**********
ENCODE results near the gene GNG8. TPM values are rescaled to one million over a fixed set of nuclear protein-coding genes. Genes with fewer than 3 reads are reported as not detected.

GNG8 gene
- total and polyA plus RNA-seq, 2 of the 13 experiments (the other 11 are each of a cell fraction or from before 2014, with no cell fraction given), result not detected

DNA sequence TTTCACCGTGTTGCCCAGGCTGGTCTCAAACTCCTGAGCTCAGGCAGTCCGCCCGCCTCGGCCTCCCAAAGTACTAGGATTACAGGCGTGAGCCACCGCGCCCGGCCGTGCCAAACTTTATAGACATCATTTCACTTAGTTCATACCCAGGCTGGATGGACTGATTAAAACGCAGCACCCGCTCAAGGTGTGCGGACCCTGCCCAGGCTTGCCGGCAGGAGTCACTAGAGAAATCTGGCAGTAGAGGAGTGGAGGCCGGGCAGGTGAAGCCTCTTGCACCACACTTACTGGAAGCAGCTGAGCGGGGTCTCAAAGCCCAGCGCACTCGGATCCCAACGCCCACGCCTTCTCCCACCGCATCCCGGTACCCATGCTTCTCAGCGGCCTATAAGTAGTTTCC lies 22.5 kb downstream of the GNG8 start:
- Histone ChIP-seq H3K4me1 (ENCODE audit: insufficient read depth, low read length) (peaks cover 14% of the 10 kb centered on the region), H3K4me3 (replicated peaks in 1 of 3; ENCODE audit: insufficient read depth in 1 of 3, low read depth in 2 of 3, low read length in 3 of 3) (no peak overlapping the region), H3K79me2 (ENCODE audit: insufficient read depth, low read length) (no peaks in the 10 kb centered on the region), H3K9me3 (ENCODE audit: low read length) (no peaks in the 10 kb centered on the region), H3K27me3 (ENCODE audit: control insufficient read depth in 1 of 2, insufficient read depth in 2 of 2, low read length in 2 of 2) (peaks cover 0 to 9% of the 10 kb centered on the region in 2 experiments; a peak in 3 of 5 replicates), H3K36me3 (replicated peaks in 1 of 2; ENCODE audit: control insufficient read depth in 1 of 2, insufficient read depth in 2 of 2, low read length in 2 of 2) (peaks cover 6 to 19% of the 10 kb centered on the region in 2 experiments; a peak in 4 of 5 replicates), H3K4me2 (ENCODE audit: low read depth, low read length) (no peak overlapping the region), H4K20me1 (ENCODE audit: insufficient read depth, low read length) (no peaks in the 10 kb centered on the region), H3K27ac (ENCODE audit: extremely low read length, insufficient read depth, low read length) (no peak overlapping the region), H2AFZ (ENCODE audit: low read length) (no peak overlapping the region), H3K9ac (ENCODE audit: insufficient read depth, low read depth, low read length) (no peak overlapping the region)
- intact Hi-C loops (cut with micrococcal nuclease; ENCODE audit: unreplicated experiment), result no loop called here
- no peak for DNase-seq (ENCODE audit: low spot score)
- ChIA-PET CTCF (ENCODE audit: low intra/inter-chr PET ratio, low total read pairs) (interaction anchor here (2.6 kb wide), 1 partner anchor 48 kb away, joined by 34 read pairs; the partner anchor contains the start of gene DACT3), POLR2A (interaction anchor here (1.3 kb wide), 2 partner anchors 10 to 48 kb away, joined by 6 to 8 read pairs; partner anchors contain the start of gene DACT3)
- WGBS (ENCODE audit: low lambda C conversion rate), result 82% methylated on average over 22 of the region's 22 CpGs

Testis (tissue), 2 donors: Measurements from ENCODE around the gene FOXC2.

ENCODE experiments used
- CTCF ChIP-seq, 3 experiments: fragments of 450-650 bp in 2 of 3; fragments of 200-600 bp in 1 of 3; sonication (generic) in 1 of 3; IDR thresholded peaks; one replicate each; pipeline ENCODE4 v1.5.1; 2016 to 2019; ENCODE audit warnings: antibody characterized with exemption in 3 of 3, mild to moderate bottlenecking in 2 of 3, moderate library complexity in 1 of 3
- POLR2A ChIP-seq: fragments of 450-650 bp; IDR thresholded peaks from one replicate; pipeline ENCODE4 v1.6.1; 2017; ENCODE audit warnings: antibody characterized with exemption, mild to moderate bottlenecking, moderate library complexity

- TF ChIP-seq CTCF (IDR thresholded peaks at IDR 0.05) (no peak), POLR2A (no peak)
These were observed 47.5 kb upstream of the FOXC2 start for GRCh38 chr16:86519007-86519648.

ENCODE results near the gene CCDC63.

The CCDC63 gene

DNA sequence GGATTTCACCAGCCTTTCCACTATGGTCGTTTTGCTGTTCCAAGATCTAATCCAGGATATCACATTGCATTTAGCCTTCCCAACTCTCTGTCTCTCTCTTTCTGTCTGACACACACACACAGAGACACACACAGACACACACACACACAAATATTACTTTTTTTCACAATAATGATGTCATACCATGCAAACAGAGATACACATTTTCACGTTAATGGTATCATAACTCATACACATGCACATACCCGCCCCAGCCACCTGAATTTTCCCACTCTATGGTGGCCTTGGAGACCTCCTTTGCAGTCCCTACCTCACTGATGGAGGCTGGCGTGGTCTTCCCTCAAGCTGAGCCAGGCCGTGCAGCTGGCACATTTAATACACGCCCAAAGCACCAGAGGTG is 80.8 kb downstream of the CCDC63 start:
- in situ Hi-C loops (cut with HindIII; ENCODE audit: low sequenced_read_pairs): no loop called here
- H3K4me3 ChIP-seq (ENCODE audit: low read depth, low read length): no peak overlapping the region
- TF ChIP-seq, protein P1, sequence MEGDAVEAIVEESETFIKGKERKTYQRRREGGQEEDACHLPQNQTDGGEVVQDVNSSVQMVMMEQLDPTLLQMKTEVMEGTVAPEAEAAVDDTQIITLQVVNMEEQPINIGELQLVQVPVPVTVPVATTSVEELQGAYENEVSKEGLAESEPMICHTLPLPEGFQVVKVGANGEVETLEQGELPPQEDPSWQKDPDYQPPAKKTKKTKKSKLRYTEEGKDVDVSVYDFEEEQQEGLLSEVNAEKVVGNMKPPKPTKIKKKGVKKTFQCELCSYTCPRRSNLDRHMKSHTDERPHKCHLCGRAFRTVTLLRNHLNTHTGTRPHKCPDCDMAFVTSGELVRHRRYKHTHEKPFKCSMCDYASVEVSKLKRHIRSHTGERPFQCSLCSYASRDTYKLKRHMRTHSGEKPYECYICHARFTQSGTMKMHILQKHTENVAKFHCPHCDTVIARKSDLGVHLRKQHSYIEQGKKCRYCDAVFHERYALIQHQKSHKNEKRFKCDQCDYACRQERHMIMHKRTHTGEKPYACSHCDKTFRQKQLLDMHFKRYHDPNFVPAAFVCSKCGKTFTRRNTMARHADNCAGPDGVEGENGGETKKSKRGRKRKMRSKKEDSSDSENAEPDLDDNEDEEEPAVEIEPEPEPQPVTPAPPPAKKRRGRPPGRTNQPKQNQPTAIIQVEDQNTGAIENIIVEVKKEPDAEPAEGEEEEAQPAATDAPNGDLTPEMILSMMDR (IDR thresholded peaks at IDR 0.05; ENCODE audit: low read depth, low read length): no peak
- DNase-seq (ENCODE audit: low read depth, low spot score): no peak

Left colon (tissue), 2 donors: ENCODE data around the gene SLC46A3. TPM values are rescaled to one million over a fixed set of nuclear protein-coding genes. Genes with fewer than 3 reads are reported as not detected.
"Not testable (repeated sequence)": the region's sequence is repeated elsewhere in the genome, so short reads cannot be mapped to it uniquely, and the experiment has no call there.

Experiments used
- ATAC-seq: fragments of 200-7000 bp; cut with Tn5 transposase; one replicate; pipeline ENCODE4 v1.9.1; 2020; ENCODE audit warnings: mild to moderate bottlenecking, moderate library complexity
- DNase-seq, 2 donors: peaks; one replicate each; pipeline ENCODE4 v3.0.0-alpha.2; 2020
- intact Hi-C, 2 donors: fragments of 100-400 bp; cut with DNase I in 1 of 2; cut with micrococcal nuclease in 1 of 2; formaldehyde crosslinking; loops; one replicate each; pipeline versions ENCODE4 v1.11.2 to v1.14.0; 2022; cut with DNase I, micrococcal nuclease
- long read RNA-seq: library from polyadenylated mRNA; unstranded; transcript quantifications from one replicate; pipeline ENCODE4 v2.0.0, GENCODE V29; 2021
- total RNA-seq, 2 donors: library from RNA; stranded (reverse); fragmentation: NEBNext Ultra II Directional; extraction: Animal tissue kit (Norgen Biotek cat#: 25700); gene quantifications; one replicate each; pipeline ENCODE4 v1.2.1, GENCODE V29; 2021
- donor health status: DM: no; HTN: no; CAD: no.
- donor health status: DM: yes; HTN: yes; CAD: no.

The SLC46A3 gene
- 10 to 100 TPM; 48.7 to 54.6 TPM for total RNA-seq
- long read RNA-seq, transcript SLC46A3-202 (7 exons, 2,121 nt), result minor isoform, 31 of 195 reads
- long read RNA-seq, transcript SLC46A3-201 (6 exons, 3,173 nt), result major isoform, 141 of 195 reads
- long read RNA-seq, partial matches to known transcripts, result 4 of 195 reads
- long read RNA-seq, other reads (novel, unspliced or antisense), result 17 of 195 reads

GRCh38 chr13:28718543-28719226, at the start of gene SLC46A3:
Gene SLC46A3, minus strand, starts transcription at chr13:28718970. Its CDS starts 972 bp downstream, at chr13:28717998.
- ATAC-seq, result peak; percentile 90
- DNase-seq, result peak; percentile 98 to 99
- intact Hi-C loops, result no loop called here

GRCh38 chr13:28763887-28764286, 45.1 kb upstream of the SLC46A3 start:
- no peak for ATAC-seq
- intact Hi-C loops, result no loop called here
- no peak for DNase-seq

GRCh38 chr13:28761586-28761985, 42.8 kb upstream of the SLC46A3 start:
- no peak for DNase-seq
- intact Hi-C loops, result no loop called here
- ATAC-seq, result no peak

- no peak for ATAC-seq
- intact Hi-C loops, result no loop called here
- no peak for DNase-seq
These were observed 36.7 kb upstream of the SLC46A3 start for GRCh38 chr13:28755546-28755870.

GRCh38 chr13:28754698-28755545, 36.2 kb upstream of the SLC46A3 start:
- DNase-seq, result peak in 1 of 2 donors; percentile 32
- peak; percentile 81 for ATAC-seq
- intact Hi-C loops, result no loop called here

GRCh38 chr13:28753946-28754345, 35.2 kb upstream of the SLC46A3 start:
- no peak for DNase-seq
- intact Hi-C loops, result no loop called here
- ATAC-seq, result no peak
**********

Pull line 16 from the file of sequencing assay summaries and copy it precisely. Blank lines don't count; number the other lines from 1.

ENCODE results near the gene CCDC63.